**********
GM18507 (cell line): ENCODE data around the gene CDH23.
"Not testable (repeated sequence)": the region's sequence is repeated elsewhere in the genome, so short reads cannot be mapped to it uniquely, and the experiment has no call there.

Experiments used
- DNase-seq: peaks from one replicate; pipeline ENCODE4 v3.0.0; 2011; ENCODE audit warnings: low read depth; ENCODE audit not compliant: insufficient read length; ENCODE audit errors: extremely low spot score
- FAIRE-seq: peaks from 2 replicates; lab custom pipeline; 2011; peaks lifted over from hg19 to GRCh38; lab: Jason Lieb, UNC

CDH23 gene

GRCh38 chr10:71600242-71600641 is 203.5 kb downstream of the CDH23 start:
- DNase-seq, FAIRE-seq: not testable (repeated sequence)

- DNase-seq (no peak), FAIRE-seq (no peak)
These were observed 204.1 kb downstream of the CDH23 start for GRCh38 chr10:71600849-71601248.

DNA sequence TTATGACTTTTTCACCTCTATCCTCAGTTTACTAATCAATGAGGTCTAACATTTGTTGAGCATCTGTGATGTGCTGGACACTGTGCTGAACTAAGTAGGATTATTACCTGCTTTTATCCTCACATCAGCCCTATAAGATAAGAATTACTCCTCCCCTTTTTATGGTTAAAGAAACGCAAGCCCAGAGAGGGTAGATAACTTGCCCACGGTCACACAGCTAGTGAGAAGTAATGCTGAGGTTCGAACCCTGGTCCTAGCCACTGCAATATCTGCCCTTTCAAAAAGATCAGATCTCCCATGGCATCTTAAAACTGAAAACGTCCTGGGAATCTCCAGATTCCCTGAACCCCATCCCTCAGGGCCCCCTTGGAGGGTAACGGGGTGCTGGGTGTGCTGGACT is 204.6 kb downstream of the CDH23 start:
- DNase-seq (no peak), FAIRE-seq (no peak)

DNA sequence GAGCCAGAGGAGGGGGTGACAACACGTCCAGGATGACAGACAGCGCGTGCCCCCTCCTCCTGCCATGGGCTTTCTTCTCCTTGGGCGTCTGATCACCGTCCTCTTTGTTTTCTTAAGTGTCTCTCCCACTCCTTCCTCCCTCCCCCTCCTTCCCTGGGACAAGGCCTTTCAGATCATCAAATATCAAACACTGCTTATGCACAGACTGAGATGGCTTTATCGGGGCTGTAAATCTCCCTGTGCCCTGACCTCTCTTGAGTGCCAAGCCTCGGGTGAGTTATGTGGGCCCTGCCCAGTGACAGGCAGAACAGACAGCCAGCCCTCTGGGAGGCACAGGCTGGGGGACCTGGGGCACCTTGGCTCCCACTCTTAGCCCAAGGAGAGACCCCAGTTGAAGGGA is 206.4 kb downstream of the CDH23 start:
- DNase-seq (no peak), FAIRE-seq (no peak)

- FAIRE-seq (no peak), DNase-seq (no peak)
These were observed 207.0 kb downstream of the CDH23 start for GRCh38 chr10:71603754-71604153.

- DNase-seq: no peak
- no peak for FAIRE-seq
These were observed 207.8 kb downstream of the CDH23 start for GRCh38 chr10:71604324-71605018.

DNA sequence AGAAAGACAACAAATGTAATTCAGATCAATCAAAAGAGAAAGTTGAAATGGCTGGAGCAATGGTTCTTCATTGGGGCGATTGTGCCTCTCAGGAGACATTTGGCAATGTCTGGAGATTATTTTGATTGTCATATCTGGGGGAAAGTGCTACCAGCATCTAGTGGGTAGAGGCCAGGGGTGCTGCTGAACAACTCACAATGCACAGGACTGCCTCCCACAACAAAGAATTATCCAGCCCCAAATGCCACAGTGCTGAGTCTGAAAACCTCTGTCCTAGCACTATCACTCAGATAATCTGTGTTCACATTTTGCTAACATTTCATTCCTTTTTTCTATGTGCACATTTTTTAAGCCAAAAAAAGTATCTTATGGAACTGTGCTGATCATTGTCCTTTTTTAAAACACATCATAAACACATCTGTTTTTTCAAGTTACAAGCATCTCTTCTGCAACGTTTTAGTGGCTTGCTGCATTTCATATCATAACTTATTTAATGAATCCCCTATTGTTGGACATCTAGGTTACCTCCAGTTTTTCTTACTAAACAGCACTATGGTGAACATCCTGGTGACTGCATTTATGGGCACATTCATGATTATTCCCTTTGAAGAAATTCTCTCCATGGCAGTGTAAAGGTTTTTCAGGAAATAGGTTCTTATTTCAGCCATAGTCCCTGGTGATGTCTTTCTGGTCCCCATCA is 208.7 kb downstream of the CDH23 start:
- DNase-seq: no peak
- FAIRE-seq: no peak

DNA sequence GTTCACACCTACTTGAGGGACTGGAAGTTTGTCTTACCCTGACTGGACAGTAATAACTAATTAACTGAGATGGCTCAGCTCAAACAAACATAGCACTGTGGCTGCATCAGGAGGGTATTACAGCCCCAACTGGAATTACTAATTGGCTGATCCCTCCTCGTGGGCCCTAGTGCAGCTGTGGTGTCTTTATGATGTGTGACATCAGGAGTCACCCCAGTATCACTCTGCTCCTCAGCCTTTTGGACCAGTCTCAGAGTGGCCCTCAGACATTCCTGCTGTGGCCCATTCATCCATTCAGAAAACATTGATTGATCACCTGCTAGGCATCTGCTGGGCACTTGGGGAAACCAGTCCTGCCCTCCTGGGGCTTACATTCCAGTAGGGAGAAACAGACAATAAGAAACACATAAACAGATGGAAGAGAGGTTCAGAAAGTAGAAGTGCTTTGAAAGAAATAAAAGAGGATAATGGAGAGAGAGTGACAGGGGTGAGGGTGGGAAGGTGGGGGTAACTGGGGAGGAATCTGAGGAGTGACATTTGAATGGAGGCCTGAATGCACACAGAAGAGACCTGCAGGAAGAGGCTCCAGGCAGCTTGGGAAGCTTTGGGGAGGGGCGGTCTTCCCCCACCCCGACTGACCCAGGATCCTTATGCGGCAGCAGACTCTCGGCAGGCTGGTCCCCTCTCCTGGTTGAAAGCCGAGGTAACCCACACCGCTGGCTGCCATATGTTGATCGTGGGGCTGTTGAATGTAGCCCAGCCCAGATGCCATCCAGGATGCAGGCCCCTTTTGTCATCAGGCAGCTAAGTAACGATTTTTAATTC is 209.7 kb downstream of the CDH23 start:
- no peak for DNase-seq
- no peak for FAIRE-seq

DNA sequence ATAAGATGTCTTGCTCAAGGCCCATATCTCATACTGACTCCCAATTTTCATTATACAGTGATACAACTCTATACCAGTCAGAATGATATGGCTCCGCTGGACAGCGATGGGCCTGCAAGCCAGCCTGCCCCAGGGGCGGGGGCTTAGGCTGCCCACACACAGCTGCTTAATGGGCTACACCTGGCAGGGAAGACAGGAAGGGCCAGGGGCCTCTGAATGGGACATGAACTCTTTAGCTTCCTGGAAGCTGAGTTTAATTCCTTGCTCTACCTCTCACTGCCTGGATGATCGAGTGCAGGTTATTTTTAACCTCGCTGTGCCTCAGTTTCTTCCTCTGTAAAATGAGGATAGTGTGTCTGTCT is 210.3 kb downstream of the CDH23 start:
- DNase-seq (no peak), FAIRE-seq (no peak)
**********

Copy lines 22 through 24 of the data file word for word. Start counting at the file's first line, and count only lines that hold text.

- FAIRE-seq: no peak

DNA sequence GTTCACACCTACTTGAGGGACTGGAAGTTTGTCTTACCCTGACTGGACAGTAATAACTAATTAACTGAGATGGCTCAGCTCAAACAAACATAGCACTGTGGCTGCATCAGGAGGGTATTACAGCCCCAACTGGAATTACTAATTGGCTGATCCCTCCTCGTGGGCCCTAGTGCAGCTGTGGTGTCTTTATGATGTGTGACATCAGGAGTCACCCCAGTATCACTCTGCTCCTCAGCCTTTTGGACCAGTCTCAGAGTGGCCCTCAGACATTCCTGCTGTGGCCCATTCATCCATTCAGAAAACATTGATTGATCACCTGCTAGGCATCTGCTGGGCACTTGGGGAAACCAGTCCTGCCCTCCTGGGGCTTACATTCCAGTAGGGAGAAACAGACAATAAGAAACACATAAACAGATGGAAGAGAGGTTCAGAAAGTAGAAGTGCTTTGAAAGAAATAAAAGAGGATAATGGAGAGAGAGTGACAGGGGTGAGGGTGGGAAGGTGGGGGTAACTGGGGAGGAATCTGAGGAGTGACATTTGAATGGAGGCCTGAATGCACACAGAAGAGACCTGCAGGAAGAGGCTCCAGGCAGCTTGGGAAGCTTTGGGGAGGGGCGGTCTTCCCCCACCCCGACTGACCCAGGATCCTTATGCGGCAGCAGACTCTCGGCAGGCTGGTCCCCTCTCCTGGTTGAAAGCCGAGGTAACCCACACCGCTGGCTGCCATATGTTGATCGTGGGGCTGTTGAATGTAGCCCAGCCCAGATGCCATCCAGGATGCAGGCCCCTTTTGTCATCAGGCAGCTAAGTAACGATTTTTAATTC is 209.7 kb downstream of the CDH23 start:
- no peak for DNase-seq